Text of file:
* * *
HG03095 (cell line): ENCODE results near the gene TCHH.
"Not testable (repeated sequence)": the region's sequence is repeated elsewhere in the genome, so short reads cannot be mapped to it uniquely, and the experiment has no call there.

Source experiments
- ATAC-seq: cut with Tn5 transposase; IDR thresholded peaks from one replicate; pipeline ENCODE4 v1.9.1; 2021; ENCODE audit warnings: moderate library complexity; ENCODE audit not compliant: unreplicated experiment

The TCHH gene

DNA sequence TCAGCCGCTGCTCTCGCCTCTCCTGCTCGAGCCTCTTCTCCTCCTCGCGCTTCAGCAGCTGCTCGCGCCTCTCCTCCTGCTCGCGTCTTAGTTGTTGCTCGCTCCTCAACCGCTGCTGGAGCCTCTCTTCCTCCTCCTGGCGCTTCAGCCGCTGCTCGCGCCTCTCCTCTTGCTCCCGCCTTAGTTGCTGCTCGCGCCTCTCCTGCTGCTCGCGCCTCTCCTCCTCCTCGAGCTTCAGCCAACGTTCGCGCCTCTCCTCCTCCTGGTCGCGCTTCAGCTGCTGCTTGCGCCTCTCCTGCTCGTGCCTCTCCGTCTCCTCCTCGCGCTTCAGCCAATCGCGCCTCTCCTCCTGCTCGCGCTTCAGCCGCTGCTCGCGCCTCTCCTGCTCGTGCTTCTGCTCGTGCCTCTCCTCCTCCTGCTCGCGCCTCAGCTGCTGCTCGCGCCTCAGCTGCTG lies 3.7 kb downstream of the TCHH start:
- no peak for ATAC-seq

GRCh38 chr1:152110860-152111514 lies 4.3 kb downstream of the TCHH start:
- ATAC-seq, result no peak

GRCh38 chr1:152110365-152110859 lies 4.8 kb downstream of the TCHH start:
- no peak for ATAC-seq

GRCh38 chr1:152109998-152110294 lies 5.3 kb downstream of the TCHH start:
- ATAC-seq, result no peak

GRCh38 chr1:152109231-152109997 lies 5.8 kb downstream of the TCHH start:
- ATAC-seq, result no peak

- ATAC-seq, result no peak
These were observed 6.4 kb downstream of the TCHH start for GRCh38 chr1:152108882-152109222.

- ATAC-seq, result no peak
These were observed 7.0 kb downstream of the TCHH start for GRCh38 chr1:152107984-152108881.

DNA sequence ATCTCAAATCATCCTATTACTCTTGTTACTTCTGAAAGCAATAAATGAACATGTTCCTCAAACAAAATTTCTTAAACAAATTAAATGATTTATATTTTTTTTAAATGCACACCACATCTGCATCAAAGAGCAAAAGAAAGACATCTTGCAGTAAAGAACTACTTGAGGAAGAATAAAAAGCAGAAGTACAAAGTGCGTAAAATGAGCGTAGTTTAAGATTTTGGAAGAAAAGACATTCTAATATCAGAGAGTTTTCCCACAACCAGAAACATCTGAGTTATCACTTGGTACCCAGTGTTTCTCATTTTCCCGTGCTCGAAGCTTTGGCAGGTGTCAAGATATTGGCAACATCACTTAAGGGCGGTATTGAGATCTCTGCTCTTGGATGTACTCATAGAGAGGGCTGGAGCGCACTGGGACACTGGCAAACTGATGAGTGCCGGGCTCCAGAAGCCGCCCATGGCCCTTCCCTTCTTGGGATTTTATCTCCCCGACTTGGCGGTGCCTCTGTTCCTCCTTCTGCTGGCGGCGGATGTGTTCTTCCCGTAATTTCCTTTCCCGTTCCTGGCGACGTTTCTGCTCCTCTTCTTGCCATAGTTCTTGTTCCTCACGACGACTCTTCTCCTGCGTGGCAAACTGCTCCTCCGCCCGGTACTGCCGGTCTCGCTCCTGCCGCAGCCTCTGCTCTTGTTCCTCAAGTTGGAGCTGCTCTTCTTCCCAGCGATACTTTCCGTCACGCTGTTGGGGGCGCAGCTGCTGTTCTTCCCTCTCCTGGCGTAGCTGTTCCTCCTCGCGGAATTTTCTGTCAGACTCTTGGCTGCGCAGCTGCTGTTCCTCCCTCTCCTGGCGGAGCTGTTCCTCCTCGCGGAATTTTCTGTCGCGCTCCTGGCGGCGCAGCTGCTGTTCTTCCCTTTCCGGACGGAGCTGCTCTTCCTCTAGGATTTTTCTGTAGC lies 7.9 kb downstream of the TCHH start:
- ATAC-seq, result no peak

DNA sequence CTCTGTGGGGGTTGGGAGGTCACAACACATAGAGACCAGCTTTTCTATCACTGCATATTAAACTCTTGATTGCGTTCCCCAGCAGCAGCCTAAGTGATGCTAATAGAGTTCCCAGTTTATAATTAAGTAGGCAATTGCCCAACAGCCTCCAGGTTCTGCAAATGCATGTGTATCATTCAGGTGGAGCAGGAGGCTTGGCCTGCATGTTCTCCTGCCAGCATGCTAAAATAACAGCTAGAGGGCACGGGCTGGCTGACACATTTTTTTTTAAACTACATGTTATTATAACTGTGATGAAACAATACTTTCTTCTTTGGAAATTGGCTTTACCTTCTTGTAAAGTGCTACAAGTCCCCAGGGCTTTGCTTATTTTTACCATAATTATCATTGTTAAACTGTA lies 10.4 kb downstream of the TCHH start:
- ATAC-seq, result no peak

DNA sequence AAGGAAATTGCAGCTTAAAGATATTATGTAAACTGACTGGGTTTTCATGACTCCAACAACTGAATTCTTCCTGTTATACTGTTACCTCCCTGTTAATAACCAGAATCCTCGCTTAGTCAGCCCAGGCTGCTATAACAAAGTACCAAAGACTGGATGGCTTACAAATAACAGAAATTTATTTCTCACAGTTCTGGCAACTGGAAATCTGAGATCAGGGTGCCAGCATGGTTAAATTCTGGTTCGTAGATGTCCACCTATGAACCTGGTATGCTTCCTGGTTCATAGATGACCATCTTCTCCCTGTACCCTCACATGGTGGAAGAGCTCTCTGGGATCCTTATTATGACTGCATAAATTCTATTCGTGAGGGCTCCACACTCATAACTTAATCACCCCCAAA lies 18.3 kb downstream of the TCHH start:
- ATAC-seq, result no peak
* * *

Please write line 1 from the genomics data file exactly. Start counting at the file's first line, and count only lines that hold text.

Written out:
HG03095 (cell line): ENCODE results near the gene TCHH.